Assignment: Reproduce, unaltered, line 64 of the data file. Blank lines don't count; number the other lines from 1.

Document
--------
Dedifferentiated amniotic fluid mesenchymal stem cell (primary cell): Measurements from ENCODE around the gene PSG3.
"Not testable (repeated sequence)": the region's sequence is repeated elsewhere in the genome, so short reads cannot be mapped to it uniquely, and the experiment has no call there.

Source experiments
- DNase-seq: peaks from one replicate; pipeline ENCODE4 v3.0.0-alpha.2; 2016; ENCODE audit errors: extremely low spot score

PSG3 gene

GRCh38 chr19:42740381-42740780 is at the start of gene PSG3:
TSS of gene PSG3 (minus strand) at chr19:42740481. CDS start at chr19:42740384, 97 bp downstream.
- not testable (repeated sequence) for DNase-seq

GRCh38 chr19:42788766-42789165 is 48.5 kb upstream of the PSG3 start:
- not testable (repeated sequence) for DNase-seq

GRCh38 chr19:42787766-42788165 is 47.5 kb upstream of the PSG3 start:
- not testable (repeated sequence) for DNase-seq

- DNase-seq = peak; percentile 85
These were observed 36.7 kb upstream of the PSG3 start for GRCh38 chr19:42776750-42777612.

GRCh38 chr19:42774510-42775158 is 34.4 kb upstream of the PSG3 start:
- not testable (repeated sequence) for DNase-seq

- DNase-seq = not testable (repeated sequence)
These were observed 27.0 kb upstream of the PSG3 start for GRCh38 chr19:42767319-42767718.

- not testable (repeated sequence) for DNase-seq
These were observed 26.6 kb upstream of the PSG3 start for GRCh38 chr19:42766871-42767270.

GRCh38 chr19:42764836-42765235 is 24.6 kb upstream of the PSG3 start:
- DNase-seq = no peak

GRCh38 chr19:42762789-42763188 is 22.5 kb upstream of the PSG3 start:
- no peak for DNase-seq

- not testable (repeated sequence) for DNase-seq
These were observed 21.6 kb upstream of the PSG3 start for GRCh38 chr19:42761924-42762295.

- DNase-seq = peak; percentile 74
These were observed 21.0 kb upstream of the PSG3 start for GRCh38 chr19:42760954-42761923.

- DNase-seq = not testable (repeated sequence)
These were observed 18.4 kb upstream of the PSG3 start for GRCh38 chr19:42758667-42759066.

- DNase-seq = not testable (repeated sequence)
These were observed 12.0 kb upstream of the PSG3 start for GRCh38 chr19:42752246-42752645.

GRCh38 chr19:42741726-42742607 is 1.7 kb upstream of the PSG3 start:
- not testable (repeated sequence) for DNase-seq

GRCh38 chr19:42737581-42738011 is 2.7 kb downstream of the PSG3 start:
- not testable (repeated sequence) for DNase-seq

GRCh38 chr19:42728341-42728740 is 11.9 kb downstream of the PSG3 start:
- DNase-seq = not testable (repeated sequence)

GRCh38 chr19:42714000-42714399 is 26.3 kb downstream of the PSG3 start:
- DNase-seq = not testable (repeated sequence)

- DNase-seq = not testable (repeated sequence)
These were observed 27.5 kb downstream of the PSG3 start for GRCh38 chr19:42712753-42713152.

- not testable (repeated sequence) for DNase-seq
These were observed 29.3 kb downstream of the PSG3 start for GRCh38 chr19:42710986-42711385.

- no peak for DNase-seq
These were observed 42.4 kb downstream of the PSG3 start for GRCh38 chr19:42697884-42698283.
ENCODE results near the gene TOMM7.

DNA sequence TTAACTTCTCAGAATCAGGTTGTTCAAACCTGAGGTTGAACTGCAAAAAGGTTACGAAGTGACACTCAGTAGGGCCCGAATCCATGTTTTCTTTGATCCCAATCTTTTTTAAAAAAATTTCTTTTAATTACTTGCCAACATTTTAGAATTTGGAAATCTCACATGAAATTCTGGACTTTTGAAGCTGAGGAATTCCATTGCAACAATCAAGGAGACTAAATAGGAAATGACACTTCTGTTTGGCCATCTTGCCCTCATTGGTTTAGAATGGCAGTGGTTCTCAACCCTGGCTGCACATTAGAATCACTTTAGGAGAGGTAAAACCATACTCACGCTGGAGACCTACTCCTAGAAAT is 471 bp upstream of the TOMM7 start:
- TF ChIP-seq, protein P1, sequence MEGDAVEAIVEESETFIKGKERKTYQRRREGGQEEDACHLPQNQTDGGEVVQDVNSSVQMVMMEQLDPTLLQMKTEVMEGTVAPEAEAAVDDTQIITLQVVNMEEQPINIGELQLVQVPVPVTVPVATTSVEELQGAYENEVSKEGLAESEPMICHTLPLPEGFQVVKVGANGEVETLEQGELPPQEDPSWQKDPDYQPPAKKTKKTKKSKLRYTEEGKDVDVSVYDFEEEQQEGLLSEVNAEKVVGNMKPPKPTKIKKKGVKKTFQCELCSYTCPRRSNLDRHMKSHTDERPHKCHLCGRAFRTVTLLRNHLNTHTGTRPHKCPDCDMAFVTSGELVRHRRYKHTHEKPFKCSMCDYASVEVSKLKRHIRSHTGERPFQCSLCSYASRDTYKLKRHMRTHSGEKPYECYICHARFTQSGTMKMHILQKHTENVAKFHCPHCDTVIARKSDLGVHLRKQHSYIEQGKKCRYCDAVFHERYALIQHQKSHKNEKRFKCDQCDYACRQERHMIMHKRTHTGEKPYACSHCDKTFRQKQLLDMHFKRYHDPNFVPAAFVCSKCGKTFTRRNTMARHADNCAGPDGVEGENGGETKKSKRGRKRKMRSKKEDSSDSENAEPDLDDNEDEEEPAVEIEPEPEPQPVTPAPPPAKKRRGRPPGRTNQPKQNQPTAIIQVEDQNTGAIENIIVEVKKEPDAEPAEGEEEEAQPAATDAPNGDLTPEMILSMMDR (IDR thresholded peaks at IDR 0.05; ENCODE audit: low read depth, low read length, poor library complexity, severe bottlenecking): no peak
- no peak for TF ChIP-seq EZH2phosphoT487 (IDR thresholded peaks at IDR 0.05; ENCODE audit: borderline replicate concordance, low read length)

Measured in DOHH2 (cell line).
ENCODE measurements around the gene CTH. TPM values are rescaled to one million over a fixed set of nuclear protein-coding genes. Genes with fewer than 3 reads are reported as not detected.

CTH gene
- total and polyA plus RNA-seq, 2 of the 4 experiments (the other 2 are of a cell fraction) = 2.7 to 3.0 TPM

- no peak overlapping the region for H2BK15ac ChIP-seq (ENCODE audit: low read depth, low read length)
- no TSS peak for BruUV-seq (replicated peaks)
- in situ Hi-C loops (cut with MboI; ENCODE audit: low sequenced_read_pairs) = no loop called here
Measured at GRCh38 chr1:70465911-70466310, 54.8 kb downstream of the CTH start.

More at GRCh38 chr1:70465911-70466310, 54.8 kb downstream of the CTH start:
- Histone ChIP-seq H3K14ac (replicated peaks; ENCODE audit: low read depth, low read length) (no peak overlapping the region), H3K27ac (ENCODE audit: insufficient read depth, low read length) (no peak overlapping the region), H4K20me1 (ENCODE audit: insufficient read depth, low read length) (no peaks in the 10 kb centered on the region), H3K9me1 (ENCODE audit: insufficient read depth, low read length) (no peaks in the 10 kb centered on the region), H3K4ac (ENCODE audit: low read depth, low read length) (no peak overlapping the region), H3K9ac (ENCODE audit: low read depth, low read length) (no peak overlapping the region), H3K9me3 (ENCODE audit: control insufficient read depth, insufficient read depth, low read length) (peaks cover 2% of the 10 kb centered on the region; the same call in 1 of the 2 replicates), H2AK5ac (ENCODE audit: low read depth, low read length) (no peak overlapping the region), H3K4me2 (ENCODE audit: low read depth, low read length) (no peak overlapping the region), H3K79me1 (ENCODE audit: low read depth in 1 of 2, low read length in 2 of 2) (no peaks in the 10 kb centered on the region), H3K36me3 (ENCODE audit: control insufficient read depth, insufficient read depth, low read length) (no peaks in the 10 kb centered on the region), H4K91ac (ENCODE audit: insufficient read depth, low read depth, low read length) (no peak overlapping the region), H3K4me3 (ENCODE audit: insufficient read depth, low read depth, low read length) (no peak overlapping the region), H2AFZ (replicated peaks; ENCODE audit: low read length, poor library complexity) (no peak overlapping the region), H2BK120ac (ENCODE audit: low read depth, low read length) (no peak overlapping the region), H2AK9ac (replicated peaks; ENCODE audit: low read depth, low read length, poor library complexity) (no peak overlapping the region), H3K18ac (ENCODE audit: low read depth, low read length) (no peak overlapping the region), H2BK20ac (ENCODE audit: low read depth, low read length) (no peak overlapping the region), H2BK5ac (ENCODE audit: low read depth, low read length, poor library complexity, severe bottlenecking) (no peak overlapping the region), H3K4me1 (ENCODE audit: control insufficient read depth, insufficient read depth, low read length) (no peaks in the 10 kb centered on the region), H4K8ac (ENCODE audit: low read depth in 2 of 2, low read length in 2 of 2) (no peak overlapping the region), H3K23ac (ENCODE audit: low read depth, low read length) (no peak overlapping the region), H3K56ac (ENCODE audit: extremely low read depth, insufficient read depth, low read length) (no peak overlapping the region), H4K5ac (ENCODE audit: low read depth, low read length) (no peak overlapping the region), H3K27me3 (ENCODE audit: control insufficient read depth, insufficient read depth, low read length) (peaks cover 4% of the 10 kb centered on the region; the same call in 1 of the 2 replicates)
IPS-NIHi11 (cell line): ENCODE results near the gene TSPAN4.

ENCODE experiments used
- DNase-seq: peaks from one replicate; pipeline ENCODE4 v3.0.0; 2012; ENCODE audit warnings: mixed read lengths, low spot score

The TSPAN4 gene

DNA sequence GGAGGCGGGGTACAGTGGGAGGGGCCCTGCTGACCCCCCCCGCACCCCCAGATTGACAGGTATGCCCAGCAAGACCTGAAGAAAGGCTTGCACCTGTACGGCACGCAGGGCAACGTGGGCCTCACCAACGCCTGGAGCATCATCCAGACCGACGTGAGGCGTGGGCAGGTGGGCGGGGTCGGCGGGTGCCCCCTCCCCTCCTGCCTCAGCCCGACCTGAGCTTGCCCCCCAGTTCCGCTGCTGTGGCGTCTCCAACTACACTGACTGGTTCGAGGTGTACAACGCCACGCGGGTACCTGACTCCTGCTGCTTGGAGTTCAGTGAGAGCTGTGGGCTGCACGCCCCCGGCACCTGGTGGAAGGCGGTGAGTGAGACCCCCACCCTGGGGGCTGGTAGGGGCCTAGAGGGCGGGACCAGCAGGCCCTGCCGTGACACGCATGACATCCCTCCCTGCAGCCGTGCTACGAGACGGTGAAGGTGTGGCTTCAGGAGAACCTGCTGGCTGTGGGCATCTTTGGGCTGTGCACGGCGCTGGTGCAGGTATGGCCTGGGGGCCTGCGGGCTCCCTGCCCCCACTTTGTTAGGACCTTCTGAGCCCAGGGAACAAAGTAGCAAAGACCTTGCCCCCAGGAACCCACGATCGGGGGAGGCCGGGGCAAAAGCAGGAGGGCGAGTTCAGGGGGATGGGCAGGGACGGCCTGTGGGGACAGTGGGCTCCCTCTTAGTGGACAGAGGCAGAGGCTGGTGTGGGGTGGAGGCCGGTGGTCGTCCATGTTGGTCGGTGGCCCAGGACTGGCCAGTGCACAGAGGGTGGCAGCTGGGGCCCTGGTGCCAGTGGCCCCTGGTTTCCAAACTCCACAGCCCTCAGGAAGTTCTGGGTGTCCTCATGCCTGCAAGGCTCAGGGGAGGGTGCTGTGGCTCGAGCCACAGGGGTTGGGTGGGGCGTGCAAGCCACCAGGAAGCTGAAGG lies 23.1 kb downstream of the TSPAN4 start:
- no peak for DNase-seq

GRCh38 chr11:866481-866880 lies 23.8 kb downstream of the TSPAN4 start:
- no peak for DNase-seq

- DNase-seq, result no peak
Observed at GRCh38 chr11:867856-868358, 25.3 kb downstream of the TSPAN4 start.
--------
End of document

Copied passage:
The TSPAN4 gene